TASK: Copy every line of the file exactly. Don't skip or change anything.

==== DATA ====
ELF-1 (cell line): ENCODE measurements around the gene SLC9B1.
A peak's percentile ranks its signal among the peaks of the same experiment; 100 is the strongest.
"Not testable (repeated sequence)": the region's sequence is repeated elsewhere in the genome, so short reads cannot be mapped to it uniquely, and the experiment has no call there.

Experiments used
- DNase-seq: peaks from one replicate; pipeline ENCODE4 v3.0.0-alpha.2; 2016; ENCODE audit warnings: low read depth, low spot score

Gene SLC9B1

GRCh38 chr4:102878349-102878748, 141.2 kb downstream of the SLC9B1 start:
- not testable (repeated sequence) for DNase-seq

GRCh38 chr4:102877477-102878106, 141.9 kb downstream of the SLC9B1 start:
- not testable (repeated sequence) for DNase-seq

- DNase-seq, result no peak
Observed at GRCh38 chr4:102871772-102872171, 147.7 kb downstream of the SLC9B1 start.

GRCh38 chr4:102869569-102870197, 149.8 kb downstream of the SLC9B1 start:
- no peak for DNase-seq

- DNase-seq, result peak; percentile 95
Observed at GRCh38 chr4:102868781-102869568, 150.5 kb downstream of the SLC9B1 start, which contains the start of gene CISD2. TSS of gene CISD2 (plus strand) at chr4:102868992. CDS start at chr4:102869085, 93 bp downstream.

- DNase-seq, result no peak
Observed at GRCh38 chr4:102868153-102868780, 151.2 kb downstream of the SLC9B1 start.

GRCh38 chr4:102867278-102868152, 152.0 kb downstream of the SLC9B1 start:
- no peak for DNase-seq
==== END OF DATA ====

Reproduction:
ELF-1 (cell line): ENCODE measurements around the gene SLC9B1.
A peak's percentile ranks its signal among the peaks of the same experiment; 100 is the strongest.
"Not testable (repeated sequence)": the region's sequence is repeated elsewhere in the genome, so short reads cannot be mapped to it uniquely, and the experiment has no call there.

Experiments used
- DNase-seq: peaks from one replicate; pipeline ENCODE4 v3.0.0-alpha.2; 2016; ENCODE audit warnings: low read depth, low spot score

Gene SLC9B1

GRCh38 chr4:102878349-102878748, 141.2 kb downstream of the SLC9B1 start:
- not testable (repeated sequence) for DNase-seq

GRCh38 chr4:102877477-102878106, 141.9 kb downstream of the SLC9B1 start:
- not testable (repeated sequence) for DNase-seq

- DNase-seq, result no peak
Observed at GRCh38 chr4:102871772-102872171, 147.7 kb downstream of the SLC9B1 start.

GRCh38 chr4:102869569-102870197, 149.8 kb downstream of the SLC9B1 start:
- no peak for DNase-seq

- DNase-seq, result peak; percentile 95
Observed at GRCh38 chr4:102868781-102869568, 150.5 kb downstream of the SLC9B1 start, which contains the start of gene CISD2. TSS of gene CISD2 (plus strand) at chr4:102868992. CDS start at chr4:102869085, 93 bp downstream.

- DNase-seq, result no peak
Observed at GRCh38 chr4:102868153-102868780, 151.2 kb downstream of the SLC9B1 start.

GRCh38 chr4:102867278-102868152, 152.0 kb downstream of the SLC9B1 start:
- no peak for DNase-seq